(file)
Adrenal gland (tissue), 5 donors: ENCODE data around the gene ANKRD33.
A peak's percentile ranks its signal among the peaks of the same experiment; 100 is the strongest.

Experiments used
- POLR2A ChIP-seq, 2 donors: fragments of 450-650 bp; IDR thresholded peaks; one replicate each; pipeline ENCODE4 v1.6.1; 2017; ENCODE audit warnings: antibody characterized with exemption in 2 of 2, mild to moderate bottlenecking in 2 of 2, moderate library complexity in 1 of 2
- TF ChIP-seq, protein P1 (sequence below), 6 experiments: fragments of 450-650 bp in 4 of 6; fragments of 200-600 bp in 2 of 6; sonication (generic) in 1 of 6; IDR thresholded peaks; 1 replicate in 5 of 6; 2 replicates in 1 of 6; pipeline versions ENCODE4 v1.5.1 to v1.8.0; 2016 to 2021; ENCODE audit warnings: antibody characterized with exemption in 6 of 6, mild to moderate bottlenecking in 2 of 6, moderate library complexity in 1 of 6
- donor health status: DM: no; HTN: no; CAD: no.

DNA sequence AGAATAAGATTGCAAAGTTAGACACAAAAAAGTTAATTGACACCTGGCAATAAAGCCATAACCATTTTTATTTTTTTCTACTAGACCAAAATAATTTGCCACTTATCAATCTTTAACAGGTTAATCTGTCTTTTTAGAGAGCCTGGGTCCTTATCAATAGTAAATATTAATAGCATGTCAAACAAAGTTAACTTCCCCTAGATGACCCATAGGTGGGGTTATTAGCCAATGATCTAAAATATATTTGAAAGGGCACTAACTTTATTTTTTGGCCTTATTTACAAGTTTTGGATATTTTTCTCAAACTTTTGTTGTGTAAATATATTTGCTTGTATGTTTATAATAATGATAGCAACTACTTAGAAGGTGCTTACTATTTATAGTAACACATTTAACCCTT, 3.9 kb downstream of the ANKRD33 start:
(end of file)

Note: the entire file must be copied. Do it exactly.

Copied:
Adrenal gland (tissue), 5 donors: ENCODE data around the gene ANKRD33.
A peak's percentile ranks its signal among the peaks of the same experiment; 100 is the strongest.

Experiments used
- POLR2A ChIP-seq, 2 donors: fragments of 450-650 bp; IDR thresholded peaks; one replicate each; pipeline ENCODE4 v1.6.1; 2017; ENCODE audit warnings: antibody characterized with exemption in 2 of 2, mild to moderate bottlenecking in 2 of 2, moderate library complexity in 1 of 2
- TF ChIP-seq, protein P1 (sequence below), 6 experiments: fragments of 450-650 bp in 4 of 6; fragments of 200-600 bp in 2 of 6; sonication (generic) in 1 of 6; IDR thresholded peaks; 1 replicate in 5 of 6; 2 replicates in 1 of 6; pipeline versions ENCODE4 v1.5.1 to v1.8.0; 2016 to 2021; ENCODE audit warnings: antibody characterized with exemption in 6 of 6, mild to moderate bottlenecking in 2 of 6, moderate library complexity in 1 of 6
- donor health status: DM: no; HTN: no; CAD: no.

DNA sequence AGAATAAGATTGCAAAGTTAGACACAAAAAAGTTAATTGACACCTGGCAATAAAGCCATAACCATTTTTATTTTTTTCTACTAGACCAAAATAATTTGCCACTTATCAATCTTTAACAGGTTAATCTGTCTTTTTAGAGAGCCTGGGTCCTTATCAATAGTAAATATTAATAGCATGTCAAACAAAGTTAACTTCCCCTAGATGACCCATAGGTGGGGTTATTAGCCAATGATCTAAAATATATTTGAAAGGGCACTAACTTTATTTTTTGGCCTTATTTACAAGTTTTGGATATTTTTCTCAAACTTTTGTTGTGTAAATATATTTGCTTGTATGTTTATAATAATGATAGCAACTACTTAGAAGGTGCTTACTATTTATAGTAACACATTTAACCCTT, 3.9 kb downstream of the ANKRD33 start: